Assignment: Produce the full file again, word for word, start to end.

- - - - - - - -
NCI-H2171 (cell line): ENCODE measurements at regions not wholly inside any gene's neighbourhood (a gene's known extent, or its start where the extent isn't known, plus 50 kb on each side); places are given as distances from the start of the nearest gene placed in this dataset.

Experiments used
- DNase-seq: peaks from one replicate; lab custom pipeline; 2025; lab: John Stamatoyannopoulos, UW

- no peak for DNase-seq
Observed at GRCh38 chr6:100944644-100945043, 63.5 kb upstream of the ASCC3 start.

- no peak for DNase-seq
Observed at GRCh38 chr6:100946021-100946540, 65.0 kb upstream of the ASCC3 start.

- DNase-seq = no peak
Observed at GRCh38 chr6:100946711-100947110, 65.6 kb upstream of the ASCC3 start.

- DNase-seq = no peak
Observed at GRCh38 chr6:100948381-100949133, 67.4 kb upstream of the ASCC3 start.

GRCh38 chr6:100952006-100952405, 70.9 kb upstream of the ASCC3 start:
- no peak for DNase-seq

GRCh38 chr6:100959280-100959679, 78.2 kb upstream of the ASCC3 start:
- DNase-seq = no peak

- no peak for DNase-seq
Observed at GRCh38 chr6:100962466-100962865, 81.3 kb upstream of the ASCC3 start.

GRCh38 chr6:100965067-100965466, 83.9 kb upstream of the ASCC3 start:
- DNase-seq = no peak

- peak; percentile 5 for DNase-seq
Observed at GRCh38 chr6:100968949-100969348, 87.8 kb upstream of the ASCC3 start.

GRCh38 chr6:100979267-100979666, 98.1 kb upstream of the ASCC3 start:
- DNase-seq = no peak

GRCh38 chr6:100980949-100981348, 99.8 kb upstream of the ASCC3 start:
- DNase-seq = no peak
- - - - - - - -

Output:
NCI-H2171 (cell line): ENCODE measurements at regions not wholly inside any gene's neighbourhood (a gene's known extent, or its start where the extent isn't known, plus 50 kb on each side); places are given as distances from the start of the nearest gene placed in this dataset.

Experiments used
- DNase-seq: peaks from one replicate; lab custom pipeline; 2025; lab: John Stamatoyannopoulos, UW

- no peak for DNase-seq
Observed at GRCh38 chr6:100944644-100945043, 63.5 kb upstream of the ASCC3 start.

- no peak for DNase-seq
Observed at GRCh38 chr6:100946021-100946540, 65.0 kb upstream of the ASCC3 start.

- DNase-seq = no peak
Observed at GRCh38 chr6:100946711-100947110, 65.6 kb upstream of the ASCC3 start.

- DNase-seq = no peak
Observed at GRCh38 chr6:100948381-100949133, 67.4 kb upstream of the ASCC3 start.

GRCh38 chr6:100952006-100952405, 70.9 kb upstream of the ASCC3 start:
- no peak for DNase-seq

GRCh38 chr6:100959280-100959679, 78.2 kb upstream of the ASCC3 start:
- DNase-seq = no peak

- no peak for DNase-seq
Observed at GRCh38 chr6:100962466-100962865, 81.3 kb upstream of the ASCC3 start.

GRCh38 chr6:100965067-100965466, 83.9 kb upstream of the ASCC3 start:
- DNase-seq = no peak

- peak; percentile 5 for DNase-seq
Observed at GRCh38 chr6:100968949-100969348, 87.8 kb upstream of the ASCC3 start.

GRCh38 chr6:100979267-100979666, 98.1 kb upstream of the ASCC3 start:
- DNase-seq = no peak

GRCh38 chr6:100980949-100981348, 99.8 kb upstream of the ASCC3 start:
- DNase-seq = no peak